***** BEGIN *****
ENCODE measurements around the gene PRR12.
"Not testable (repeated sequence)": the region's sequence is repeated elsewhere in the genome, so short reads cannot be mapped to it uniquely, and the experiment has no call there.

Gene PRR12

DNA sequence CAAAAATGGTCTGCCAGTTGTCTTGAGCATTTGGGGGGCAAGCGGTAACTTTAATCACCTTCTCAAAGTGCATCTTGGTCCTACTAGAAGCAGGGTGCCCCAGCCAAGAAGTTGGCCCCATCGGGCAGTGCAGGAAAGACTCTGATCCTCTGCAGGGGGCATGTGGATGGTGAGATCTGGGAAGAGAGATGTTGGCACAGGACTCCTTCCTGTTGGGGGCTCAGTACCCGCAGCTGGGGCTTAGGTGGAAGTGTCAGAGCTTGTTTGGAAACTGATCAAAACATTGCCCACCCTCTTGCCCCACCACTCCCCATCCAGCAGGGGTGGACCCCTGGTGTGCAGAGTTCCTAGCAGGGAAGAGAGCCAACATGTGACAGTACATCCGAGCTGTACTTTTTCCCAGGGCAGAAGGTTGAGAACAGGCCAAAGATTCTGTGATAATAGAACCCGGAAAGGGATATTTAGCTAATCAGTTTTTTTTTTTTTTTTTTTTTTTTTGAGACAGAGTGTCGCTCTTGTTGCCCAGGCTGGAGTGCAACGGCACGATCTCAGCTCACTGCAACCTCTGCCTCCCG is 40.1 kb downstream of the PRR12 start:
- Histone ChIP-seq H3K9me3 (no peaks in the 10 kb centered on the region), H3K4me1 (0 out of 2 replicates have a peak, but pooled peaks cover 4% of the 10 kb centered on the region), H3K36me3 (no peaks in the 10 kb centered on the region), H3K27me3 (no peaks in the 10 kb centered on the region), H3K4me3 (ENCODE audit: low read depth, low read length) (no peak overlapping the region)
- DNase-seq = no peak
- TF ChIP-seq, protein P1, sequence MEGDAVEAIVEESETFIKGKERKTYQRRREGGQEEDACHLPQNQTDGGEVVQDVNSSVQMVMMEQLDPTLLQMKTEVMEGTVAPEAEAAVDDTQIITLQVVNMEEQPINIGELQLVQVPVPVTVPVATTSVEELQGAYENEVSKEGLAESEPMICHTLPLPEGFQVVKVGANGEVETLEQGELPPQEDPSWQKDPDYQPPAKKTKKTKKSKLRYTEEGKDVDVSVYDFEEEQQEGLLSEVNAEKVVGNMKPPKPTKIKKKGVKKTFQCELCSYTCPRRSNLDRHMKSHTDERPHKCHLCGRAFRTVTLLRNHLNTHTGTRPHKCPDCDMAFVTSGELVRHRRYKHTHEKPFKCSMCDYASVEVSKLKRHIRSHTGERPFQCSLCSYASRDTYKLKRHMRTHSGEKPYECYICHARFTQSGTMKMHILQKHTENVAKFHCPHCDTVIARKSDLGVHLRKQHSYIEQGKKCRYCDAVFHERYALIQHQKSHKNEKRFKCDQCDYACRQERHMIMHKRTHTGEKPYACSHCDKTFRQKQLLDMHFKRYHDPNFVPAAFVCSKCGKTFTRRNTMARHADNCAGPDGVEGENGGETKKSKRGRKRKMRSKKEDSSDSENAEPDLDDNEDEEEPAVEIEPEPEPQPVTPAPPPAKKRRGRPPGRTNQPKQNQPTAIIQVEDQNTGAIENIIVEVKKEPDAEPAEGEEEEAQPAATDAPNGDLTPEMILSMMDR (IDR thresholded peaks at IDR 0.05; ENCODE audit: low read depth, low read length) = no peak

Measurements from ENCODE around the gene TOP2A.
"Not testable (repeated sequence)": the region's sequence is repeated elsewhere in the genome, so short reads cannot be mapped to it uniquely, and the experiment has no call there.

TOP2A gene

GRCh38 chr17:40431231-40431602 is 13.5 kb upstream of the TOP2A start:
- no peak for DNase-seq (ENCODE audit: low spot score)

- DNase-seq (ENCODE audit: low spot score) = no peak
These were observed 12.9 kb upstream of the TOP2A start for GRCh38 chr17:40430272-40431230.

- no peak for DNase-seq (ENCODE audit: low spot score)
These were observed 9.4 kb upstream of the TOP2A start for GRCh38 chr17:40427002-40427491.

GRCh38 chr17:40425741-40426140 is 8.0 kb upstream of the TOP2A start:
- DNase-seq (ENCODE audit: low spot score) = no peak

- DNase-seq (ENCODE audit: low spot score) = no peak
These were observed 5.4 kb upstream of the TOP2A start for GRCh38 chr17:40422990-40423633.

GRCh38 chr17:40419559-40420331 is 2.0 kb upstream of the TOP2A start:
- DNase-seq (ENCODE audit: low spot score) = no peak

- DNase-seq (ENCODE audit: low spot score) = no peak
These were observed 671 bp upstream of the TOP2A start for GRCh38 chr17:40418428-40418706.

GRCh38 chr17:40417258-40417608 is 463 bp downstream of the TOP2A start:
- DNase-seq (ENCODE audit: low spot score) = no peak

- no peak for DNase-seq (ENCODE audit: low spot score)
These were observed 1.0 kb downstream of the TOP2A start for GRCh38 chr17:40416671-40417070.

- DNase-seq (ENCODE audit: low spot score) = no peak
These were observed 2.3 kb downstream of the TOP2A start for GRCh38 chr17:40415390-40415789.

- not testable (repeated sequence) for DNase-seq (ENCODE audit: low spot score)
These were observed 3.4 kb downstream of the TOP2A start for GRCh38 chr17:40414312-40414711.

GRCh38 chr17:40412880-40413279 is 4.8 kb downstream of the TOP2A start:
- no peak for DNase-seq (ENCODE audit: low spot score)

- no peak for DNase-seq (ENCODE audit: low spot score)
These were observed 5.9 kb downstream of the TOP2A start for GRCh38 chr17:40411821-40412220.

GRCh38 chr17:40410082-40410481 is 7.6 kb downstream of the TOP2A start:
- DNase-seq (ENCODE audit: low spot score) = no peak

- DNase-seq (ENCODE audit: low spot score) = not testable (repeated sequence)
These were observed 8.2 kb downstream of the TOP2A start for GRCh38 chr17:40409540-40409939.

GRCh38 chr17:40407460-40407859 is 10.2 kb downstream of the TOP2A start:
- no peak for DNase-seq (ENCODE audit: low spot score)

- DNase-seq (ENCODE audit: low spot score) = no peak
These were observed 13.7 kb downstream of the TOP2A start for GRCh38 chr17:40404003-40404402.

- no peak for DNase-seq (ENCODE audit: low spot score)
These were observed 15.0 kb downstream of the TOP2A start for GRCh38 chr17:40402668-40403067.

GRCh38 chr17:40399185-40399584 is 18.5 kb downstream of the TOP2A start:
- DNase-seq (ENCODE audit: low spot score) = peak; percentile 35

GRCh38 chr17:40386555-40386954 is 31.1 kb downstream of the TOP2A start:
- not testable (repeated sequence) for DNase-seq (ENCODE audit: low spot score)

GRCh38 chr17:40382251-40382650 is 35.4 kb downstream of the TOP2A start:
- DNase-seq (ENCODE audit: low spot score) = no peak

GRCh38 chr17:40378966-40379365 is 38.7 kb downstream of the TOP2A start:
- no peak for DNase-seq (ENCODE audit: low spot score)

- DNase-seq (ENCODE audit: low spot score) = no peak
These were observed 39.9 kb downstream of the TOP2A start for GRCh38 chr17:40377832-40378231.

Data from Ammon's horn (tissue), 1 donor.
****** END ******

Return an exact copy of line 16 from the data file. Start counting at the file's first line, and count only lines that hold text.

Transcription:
These were observed 9.4 kb upstream of the TOP2A start for GRCh38 chr17:40427002-40427491.